MiFID II comes in on 3 rd January, GDPR on 25 th May, and the UK Open Banking Standard is aligned to the European Regulation PSD2 on 13th January. My apologies for all of these acronyms but my intention is not to discuss the regulations but simply to highlight some of the implications.
I was invited to join the platform development group (PDG) at Nucleus Financial and I flew to Edinburgh on 19th of September for an inspiring meeting on the 20th. Twelve IFA firms form the PDG and I was delighted to be involved. One of the requirements of MiFID is quarterly reporting with an additional requirement for DFMs to report to clients within 24 hours if their portfolio falls by 10%. The only practical solution for meeting this requirement is through the use of technology and Nucleus are doing their part, however it is for the IFA to notify the client. It was universally agreed that the only realistic method is via email and or secure client platform because getting a report out on the same day by post is not only expensive it is almost doomed to fail because of the practicalities. Many of the IFA firms said that they had taken the view that if a client did not have email and internet access then they would not take them on or remove them from their books (indeed some had already done so).
It was a long meeting, and this was one point where I sat up to take notice. Over the 25 years of advising I have seen many clients disenfranchised from advice because of regulatory changes and here was another historical moment – ‘no email – no advice’- wow! But more was to come:
Another requirement of MiFID is that the adviser must make an annual assessment of the suitability of the advice to ensure that it remains appropriate. This is a very sound idea and one which I can support however the implications for both client and adviser are considerable, have a cost implication, and a potential increase in fees. It means that the client is compelled to supply full details of their income, expenditure, assets, and liabilities, on a frequency not exceeding 12 months and preferably on an ongoing basis. The time and cost of gathering this information manually would be significant. No wonder that some of my colleagues at the meeting said that they only advised clients with investable assets of £1,000,000 or more because they were the only ones who could pay their required fees of £10,000 per annum.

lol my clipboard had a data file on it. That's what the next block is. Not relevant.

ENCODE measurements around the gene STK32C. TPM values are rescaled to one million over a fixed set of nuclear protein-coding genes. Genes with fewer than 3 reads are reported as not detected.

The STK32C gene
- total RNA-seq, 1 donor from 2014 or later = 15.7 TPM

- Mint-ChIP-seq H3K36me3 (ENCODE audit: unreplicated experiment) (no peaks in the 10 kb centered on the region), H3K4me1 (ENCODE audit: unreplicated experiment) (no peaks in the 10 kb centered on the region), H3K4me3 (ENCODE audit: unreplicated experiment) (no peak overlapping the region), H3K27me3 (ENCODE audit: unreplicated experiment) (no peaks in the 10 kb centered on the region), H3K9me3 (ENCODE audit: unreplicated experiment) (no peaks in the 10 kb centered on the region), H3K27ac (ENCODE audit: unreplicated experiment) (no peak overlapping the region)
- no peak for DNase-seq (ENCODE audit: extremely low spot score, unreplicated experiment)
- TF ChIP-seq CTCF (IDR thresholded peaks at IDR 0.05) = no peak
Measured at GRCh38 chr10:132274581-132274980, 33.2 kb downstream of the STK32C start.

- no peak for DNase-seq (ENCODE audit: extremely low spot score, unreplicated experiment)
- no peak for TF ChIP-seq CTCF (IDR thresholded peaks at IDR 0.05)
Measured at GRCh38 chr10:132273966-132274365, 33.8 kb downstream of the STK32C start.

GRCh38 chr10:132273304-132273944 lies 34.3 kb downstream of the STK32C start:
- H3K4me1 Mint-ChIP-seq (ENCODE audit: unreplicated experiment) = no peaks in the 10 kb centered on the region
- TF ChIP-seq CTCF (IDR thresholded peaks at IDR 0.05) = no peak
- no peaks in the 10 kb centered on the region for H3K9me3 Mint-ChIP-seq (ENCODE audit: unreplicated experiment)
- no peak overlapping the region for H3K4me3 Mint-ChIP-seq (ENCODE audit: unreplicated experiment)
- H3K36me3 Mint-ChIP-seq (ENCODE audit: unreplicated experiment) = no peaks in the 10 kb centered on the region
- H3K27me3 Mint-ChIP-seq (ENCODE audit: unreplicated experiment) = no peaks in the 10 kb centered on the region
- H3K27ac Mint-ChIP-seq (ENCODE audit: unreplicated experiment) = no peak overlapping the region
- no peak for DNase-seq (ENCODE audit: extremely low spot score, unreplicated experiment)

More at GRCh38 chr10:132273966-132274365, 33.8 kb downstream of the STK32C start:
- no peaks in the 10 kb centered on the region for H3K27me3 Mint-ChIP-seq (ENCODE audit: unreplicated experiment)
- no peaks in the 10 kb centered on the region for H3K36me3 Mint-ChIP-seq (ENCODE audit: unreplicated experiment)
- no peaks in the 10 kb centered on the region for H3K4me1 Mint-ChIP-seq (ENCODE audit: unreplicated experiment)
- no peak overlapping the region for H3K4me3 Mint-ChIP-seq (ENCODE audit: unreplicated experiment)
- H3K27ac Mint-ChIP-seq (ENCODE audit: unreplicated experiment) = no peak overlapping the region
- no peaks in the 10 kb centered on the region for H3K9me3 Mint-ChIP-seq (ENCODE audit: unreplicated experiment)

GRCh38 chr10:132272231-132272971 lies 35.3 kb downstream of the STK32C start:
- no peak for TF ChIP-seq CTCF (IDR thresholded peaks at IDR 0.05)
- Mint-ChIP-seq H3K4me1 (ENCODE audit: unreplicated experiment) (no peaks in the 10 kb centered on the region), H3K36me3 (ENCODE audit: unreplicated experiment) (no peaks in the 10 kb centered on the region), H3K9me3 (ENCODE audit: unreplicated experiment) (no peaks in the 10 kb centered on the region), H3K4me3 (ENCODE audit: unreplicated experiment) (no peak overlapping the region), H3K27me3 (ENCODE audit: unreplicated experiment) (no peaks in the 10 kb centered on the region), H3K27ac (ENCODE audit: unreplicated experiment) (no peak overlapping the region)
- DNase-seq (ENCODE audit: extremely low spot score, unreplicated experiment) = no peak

At this point I was feeling a little smug: my change to using Intelliflo’s Intelligent Office in April 2015 and the promotion of The Personal Finance Portal to all of my clients was coming to the rescue. My use of the Portal started as a secure and efficient means of exchanging documents and messages (thus meeting a GDPR requirement) however because most clients now link their bank accounts and credit cards I have instant access to their cash assets and liabilities in addition to their investments and pensions. I am part of the Intelliflo PFP development group and I have attended Intelliflo meetings at Kingston and elsewhere a few times this year so that I know that the development is not only exciting it is inspirational. They are currently working on a property valuation link so that all clients’ properties will be automatically valued and going into next year all client’s income and expenditure will be imported from their bank accounts so that the MiFID requirements can be met at little or no cost. The PFP Premier service upgrade which provides the bank account link is automatically provided to all of our clients at no additional cost to them because I foresaw this requirement when MiFID came into force on 2nd July 2014. Sometimes things come together at the right time and the Open Banking Standard will make integration much simpler to put in place.
All clients who are currently using the Portal are in a good place, especially if they have linked their bank accounts. For any clients that are not using The Portal please register as soon as you can and link your bank accounts, credit cards, and any other assets that are not currently displayed. I will be reluctant to follow the colleagues that I met in our Edinburgh meeting but for those clients without email or internet access 2018 is going to present some difficult choices. Unfortunately, there is no escape because the regulations effect every source of advice and within a very short time advice without internet and email will disappear in the same way that the ‘man from the Pru’, complete with his bicycle clips, is now a distant memory.
Incidentally I took the opportunity to choose my flight times so that we could look around Edinburgh and what a beautiful city it is with so much history: The Castle, Walter Scott Memorial, museums, art galleries, and some good pubs and restaurants. I’m looking forward to my next visit in 2018.